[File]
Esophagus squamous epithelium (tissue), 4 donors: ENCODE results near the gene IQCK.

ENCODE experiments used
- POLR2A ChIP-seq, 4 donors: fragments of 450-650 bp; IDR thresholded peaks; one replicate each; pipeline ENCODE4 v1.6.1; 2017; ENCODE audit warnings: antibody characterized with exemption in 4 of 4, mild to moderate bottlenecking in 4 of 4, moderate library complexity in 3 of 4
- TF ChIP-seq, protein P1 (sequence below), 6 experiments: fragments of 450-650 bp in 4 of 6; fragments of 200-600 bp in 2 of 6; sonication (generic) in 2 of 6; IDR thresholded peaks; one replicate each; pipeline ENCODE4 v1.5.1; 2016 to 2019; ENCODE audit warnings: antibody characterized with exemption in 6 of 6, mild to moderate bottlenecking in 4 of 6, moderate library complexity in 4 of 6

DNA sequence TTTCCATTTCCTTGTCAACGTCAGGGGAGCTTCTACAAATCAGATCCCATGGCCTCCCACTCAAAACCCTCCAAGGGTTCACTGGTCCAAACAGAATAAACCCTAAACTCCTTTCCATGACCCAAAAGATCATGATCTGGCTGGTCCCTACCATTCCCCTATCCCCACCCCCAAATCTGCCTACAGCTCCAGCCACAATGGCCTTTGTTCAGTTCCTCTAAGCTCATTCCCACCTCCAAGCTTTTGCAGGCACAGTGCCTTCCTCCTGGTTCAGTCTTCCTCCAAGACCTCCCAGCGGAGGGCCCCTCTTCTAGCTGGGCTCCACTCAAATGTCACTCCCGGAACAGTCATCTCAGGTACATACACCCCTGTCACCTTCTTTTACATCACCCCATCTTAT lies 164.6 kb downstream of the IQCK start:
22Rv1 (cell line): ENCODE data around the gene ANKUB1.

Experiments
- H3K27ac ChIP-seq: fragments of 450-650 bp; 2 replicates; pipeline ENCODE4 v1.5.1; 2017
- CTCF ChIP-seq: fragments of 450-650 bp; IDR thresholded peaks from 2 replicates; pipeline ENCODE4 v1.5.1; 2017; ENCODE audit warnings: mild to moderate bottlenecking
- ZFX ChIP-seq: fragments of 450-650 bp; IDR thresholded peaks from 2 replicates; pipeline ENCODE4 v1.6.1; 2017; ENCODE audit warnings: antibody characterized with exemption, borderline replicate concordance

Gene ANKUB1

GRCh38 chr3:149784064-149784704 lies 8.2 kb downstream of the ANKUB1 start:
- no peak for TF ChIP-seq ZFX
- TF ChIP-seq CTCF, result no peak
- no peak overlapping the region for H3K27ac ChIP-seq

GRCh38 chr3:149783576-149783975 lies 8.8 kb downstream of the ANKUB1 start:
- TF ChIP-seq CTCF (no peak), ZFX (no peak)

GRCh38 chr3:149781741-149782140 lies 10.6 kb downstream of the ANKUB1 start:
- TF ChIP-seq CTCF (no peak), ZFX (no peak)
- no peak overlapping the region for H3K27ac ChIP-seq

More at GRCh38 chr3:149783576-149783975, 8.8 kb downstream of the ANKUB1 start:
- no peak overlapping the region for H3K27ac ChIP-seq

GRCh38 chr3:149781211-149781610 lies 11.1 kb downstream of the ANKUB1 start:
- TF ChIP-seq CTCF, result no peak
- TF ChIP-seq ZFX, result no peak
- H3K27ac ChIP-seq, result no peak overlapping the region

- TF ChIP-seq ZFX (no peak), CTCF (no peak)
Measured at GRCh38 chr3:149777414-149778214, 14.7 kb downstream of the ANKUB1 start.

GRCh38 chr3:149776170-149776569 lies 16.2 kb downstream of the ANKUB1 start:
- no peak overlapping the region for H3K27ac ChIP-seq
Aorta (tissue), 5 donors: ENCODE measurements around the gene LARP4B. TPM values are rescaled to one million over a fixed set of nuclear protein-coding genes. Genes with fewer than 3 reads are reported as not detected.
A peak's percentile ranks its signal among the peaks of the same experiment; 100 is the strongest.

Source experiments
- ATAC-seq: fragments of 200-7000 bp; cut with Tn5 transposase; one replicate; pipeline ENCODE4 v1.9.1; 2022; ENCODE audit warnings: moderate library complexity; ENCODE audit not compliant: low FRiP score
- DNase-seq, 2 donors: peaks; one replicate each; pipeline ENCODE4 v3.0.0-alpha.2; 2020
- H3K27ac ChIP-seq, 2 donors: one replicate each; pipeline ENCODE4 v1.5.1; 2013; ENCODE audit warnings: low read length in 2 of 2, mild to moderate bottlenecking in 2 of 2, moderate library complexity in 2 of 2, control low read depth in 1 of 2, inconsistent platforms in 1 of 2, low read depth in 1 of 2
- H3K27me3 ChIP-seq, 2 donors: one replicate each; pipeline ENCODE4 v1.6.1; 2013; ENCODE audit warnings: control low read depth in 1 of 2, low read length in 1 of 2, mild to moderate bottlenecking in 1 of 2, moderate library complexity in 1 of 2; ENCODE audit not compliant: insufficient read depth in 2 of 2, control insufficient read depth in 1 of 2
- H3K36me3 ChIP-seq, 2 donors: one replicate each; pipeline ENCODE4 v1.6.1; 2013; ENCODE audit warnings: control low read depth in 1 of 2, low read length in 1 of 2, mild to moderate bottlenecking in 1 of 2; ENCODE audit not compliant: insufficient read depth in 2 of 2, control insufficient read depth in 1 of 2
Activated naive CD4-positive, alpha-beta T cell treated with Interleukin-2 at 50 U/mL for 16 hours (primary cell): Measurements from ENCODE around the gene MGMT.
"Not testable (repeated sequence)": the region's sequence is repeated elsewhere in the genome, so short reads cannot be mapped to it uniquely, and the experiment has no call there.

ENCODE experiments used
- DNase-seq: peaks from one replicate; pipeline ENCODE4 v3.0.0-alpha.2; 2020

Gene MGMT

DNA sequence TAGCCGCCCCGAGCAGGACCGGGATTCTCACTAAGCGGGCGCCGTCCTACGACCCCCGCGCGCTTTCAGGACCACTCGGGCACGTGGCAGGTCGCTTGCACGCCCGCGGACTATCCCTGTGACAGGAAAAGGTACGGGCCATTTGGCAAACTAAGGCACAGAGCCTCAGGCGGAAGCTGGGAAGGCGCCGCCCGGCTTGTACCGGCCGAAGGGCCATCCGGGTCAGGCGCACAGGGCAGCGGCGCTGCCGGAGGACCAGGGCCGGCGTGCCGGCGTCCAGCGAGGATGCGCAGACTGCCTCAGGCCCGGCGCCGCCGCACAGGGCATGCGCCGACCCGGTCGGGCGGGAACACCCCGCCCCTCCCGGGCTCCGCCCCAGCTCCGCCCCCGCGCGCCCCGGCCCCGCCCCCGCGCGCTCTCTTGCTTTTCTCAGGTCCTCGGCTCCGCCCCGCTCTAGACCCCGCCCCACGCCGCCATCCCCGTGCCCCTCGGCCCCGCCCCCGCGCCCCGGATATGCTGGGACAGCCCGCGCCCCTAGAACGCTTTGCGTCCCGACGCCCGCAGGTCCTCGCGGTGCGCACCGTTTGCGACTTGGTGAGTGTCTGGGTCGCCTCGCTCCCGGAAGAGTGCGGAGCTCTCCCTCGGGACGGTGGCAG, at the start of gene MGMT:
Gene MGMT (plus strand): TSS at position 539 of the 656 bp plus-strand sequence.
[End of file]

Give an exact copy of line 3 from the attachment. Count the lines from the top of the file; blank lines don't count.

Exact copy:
- POLR2A ChIP-seq, 4 donors: fragments of 450-650 bp; IDR thresholded peaks; one replicate each; pipeline ENCODE4 v1.6.1; 2017; ENCODE audit warnings: antibody characterized with exemption in 4 of 4, mild to moderate bottlenecking in 4 of 4, moderate library complexity in 3 of 4